I got a call back in 2004 from John Maclean, author of many books on firefighting accidents, and son of the late, great Norman Maclean. John was writing a book about an wildland firefighting accident on the Thirtymile Fire, in Washington that killed four firefighters. He had heard I did fire-related mapping work and asked if I’d make the maps. He sent me a manuscript for his new book and I spent several weeks developing illustrations for the story.
This was a challenging assignment. For a wildland firefighter, reading his book is a lot like going through a recurring nightmare. Through a long series of bad calls and miscommunications, you are trapped in a box canyon with a fire burning upstream toward you and no way out.
Artistically, I didn’t know how to treat the terrain or the assignment. I have a hard time feeling good about making a map of a place I’ve never been, and in this case I knew that there would be plenty of eyeballs on this map that had been there on the day that things went down. It was early spring, and the site was under 6 feet of snow, so I never got a chance to see the terrain in person before the maps were due.
I spent a lot of time talking with my boss at the time – Lonnie Williams, who had been on the fire, had flown it as an aerial observer for days after the tragedy, and who knew many of the players in the story. He had been to the site after the accident, and had walked from the site of the fire ignition up the canyon to the site of the fatalities while the fire was still burning. Lonnie described a steep, rocky, hot, and underestimated landscape that rained hell on those who didn’t recognize just how dry the slopes above them were as they fought fire in the shade near a river.
I spent a lot of time trying to track down the information for the maps. There were still unresolved lawsuits going on 4 years after the accident, and nobody at the Forest Service wanted to talk with me about the story or share information. The District Ranger for the area told me “I don’t talk to anybody about Thirtymile” and hung up the phone.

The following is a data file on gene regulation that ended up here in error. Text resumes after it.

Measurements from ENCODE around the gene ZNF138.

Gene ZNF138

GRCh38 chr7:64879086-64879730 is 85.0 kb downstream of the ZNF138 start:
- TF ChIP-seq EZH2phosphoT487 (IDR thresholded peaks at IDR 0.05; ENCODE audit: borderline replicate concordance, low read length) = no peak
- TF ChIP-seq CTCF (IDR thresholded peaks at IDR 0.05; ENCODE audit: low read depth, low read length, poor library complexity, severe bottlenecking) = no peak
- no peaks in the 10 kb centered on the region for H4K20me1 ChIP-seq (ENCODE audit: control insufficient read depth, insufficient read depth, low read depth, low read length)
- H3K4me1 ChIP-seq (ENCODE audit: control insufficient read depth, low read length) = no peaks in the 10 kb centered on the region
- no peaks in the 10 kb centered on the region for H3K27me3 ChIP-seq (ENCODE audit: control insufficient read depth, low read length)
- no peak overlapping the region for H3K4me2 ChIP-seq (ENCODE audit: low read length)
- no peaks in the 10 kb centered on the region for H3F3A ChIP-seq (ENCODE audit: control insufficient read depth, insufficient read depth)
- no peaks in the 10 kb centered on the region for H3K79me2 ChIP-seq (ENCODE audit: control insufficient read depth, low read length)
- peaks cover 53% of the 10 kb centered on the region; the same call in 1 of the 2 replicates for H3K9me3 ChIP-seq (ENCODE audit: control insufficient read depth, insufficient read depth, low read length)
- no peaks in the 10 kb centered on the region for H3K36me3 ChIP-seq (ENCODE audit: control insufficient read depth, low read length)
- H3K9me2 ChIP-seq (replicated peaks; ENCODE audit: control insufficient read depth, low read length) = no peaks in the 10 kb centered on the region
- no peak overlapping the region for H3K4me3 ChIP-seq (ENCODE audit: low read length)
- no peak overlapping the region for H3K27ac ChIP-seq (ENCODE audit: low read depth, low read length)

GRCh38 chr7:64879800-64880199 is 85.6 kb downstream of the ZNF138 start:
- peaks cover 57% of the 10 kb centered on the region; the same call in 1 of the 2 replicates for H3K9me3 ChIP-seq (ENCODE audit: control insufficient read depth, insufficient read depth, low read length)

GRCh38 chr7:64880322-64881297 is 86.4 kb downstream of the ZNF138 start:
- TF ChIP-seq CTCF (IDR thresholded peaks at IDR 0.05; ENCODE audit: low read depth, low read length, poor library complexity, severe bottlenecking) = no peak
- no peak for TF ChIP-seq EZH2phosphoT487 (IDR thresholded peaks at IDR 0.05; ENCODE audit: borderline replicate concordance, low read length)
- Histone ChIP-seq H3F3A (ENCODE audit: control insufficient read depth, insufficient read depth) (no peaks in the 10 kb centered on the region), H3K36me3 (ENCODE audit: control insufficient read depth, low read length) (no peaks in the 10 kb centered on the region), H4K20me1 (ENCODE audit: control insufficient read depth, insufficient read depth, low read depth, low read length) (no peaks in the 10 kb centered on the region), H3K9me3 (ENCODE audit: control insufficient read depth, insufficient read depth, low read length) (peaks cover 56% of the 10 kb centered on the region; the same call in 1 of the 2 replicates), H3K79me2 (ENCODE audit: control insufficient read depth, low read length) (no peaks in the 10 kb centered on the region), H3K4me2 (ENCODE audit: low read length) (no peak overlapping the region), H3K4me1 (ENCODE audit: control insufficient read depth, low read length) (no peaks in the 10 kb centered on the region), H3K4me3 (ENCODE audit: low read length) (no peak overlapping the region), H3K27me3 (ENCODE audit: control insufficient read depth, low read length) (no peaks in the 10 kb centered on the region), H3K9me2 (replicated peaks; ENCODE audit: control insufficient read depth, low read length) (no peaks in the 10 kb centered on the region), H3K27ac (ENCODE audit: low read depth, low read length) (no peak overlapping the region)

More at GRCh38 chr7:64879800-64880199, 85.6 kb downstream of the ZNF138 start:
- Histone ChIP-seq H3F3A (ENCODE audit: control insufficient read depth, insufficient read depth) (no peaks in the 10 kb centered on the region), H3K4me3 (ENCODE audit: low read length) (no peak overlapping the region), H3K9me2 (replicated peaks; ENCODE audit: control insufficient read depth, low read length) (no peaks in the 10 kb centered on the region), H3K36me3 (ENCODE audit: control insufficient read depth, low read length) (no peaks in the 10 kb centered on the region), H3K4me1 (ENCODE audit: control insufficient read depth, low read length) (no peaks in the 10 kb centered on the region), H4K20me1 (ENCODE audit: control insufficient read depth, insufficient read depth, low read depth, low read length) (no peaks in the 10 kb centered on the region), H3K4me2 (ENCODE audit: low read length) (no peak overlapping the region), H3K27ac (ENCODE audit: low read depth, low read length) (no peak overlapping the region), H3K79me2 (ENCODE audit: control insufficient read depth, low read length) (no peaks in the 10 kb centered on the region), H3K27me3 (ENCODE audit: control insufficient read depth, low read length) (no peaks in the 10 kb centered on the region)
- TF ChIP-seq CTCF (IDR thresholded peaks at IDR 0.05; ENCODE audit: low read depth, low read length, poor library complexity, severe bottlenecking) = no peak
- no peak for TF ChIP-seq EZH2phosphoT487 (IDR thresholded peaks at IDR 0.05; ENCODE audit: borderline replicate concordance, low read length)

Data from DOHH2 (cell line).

I filed a Freedom of Information Act request, but even once this was in action, it was hard to track down any usable information. I ended up using some low resolution maps from the official investigation document as my sources, and also information from John Maclean’s interviews. In the end, I got a member of the investigation to sign off on my final map, but still felt uneasy about making a map of a place I hadn’t been.
I decided that either needed the map to be emotionally neutral, with no terrain, just a plain white background, or it needed to have a LOT of emotion, energy, angst, and raw edges.
Waiting for the wheels to turn in Washington I had some time to think about the design and try different materials. I spent a lot of time looking at aerial photos – especially the one above, and I rough sketched the terrain several times before I realized that the map needed that sketch quality, and a wildly scribbled draft became the final. It felt like armchair quarterbacking – not seeing the site, but in the end, I felt like the map captured the quiet raggedness of a place where people could get run over by a wildfire.
Postscript. A year after making the map I was on a fire in Eastern Oregon watching a hotshot crew burn out a grass and timbered slope across the creek from the highway I was on. Their lookout was watching from the same turnout from me, and I noticed that he was from the Entiat Hotshots – a local crew that had been on the fire the day that it blew up. I had a chance to show him a dirty ragged copy of the map that I had in my bag. Here were some of those eyeballs that had seen it go down – quietly, “Yeah, that’s about how it happened”.